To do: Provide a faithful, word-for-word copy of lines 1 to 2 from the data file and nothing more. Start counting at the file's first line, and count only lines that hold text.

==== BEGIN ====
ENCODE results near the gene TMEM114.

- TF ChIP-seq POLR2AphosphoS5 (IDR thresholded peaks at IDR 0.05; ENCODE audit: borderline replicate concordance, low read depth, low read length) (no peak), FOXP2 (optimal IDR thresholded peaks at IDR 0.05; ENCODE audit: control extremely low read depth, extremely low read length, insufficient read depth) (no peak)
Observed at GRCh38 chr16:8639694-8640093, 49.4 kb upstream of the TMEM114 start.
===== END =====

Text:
ENCODE results near the gene TMEM114.

- TF ChIP-seq POLR2AphosphoS5 (IDR thresholded peaks at IDR 0.05; ENCODE audit: borderline replicate concordance, low read depth, low read length) (no peak), FOXP2 (optimal IDR thresholded peaks at IDR 0.05; ENCODE audit: control extremely low read depth, extremely low read length, insufficient read depth) (no peak)